“A safe leader is better than a bold one.” This maxim was a great favorite of [the Roman] Caesar Augustus . . . who . . . was, I believe, inferior to the warrior Little Turtle.

For almost two centuries, local historians placed the site of the Battle of Fallen Timbers along the Maumee River floodplain near U.S. Highway 24, near present-day Toledo, Ohio. A monument was erected at the site, even as Native Americans contended that the battle had really occurred a mile away, in what had become a soybean field. In 1995, to settle the issue, G. Michael Pratt, an anthropology professor in Ohio, organized an archaeological dig in the soybean field. Teams of as many as 150 people excavated the site, which yielded large numbers of battlefield artifacts, indicating conclusively that the Native American account of the site was correct.

Further Reading
  • citation-type="booksimple"

    xlink:type="simple">Carter, Harvey Lewis. The Life and Times of Little Turtle: First Sagamore of the Wabash. Urbana: University of Illinois Press, 1987. Includes a detailed description of the battle with St. Clair’s troops from Little Turtle’s perspective.
  • citation-type="booksimple"

    xlink:type="simple">Edel, Wilbur. Kekionga! The Worst Defeat in the History of the U.S. Army. Westport, Conn.: Praeger, 1997. Focuses on a crucial battle of Little Turtle’s War—the Miami Indians’ devastating attack on American soldiers at the Kekionga Indian village in 1791. Edel chronicles the two-centuries-long conflict between Native Americans and European settlers that led to the battle and describes the settlers’ eventual revenge.
  • citation-type="booksimple"

    xlink:type="simple">Gaff, Alan D. Bayonets in the Wilderness: Anthony Wayne’s Legion in the Old Northwest. Norman: University of Oklahoma Press, 2004. Military history recounting Wayne’s campaign against the Indians in the Ohio River Valley. Includes information about the Battle of Fallen Timbers and the Treaty of Greenville.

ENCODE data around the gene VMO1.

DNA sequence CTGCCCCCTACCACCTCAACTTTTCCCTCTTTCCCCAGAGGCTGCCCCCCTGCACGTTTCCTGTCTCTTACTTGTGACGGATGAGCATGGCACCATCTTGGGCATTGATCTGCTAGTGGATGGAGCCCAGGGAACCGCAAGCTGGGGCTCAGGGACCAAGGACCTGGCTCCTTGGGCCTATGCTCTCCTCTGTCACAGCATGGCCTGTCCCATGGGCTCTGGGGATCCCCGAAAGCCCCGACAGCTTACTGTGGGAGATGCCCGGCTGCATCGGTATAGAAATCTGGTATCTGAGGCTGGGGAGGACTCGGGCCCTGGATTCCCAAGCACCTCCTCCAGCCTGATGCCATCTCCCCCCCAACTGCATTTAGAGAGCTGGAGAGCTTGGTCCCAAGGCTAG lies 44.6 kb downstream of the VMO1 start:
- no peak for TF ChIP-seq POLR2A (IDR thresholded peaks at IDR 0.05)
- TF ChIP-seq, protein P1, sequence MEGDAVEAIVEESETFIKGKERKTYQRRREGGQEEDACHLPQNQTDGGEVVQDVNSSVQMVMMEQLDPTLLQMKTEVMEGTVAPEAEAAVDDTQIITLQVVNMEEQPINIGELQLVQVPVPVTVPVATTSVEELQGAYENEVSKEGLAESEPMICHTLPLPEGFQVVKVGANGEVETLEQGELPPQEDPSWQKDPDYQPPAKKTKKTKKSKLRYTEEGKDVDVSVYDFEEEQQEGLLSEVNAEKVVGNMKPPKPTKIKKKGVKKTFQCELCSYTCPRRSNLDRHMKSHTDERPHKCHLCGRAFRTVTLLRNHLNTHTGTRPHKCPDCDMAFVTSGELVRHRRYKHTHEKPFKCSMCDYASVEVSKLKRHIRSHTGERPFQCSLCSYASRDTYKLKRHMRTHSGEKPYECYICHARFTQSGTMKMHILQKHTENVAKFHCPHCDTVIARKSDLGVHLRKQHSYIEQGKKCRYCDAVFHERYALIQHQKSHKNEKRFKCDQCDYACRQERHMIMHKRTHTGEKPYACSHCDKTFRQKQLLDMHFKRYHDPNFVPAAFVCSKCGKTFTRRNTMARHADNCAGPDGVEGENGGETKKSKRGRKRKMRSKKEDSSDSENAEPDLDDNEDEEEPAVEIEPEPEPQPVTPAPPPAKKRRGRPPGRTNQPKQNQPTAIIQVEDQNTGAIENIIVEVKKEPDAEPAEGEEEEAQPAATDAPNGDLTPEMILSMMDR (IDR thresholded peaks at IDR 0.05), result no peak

• citation-type="booksimple"

    xlink:type="simple">Hamilton, Charles, ed. Cry of the Thunderbird. Norman: University of Oklahoma Press, 1972. Extensive quotations from some of Little Turtle’s speeches.
  • citation-type="booksimple"

    xlink:type="simple">Porter, C. Fayne. Our Indian Heritage: Profiles of Twelve Great Leaders. Philadelphia: Chilton Books, 1964. Little Turtle is one of the twelve leaders discussed.
  • citation-type="booksimple"

    xlink:type="simple">Sword, Wiley. President Washington’s Indian War: The Struggle for the Old Northwest, 1790-1795. Norman: University of Oklahoma Press, 1985. Discusses the battles that the U.S. Army fought with Little Turtle’s alliance, in the context of United States politics of the time.
  • citation-type="booksimple"

    xlink:type="simple">Winger, Otho. Last of the Miamis: Little Turtle. North Manchester, Ind.: O. Winger, 1935. Concise sketch of Little Turtle’s life and his attempts to forge a Native American confederation in the Ohio Valley.
  • citation-type="booksimple"

    xlink:type="simple">Young, Calvin M. Little Turtle. 1917. Reprint. Fort Wayne, Ind.: Public Library of Fort Wayne and Allen County, 1956. A sketch of Little Turtle’s life, including the St. Clair battle.

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Fox Wars

Walking Purchase

French and Indian War

Cherokee War

Pontiac’s Resistance

Lord Dunmore’s War

Indian Delegation Meets with Congress

Fort Stanwix Treaty

Battle of Fallen Timbers